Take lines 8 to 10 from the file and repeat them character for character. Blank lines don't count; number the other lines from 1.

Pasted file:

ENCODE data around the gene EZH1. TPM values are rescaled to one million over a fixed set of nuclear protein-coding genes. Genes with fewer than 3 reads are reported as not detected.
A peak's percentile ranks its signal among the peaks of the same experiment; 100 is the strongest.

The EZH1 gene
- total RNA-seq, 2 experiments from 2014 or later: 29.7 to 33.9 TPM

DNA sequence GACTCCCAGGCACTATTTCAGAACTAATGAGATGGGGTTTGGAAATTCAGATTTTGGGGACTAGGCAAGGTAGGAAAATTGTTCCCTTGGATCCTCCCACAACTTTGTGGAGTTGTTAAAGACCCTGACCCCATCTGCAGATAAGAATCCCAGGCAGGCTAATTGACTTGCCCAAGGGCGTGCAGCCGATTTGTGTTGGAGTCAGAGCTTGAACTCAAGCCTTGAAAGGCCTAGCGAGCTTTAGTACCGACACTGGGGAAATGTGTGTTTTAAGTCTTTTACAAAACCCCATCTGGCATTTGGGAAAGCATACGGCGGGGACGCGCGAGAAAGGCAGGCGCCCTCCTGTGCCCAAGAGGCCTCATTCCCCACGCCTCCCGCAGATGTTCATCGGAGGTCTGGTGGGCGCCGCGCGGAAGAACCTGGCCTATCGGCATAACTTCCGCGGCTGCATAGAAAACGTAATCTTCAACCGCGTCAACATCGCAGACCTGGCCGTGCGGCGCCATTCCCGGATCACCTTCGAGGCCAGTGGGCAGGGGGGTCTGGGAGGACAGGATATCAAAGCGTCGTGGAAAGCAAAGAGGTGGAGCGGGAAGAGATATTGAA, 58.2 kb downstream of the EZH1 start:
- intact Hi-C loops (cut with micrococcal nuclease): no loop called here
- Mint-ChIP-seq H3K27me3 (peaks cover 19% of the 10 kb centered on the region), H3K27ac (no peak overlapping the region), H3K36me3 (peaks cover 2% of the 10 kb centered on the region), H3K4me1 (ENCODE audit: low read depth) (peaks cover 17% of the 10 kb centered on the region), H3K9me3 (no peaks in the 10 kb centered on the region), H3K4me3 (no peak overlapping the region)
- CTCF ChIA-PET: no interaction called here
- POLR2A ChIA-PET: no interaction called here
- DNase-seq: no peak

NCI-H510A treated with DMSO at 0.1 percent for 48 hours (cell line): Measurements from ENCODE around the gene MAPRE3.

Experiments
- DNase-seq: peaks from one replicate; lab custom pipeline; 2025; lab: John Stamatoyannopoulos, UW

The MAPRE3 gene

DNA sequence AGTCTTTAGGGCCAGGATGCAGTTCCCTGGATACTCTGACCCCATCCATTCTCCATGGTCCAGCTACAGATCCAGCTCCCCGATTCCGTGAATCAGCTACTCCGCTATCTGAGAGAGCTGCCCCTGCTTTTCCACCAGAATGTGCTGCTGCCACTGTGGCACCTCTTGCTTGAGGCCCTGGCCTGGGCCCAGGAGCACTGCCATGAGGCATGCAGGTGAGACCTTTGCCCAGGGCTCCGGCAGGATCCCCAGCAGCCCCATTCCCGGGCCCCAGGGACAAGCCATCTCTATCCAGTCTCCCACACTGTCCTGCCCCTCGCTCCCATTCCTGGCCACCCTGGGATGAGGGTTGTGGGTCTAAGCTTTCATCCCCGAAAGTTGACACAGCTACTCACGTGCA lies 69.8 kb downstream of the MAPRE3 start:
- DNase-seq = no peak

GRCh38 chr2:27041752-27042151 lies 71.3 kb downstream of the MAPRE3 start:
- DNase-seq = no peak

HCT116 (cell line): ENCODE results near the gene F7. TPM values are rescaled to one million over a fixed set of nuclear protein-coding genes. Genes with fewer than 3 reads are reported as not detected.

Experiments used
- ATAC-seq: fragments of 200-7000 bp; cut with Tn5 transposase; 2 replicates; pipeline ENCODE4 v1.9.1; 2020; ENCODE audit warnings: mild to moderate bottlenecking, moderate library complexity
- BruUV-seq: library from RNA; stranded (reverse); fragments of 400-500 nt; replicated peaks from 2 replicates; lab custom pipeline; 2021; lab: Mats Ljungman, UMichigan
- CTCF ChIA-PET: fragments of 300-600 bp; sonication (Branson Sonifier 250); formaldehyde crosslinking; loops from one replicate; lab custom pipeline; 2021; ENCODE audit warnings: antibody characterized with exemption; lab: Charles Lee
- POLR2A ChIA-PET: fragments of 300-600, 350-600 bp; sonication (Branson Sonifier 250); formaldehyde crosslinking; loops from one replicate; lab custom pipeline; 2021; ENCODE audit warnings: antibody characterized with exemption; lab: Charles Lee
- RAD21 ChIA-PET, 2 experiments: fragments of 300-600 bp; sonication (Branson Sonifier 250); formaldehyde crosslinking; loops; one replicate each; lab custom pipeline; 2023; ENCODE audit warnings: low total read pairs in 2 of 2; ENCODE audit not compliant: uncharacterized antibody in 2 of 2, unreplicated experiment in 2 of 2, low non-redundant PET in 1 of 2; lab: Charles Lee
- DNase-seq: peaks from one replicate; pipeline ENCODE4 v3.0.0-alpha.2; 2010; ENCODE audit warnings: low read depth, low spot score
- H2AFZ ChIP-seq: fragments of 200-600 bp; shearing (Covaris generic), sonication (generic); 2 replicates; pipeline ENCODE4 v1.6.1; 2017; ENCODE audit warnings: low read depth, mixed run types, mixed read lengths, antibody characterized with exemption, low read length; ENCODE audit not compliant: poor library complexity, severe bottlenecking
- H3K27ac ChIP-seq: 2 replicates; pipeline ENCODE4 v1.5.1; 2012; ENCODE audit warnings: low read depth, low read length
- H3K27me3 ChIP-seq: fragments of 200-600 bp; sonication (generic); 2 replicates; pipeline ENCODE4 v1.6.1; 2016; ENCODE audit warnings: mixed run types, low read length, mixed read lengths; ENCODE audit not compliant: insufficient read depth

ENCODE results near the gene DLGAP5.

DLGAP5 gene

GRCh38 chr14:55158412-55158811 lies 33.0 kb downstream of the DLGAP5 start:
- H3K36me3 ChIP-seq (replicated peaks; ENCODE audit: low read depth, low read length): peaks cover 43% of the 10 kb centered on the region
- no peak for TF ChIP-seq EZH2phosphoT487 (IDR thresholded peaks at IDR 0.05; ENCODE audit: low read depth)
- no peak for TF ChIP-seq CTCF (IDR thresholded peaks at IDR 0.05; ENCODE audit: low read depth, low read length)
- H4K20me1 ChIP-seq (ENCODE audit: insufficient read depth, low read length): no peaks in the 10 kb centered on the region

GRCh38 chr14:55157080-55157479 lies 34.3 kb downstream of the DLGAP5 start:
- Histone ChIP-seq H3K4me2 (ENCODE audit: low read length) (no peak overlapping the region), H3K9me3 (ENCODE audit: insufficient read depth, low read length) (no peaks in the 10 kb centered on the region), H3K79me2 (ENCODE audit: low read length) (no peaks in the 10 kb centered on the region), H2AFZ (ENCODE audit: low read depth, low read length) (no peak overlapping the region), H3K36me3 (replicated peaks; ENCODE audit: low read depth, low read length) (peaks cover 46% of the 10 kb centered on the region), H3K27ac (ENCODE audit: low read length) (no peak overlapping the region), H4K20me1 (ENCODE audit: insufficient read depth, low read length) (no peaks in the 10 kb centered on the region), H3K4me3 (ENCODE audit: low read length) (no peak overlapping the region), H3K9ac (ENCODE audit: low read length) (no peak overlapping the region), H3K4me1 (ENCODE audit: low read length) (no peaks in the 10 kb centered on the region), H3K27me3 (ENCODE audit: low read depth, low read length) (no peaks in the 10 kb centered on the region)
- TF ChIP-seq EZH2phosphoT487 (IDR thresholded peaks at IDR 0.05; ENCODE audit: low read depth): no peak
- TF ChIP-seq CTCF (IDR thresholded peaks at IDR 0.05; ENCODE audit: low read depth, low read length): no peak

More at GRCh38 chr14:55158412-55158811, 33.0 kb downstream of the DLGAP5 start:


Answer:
- CTCF ChIA-PET: no interaction called here
- POLR2A ChIA-PET: no interaction called here
- DNase-seq: no peak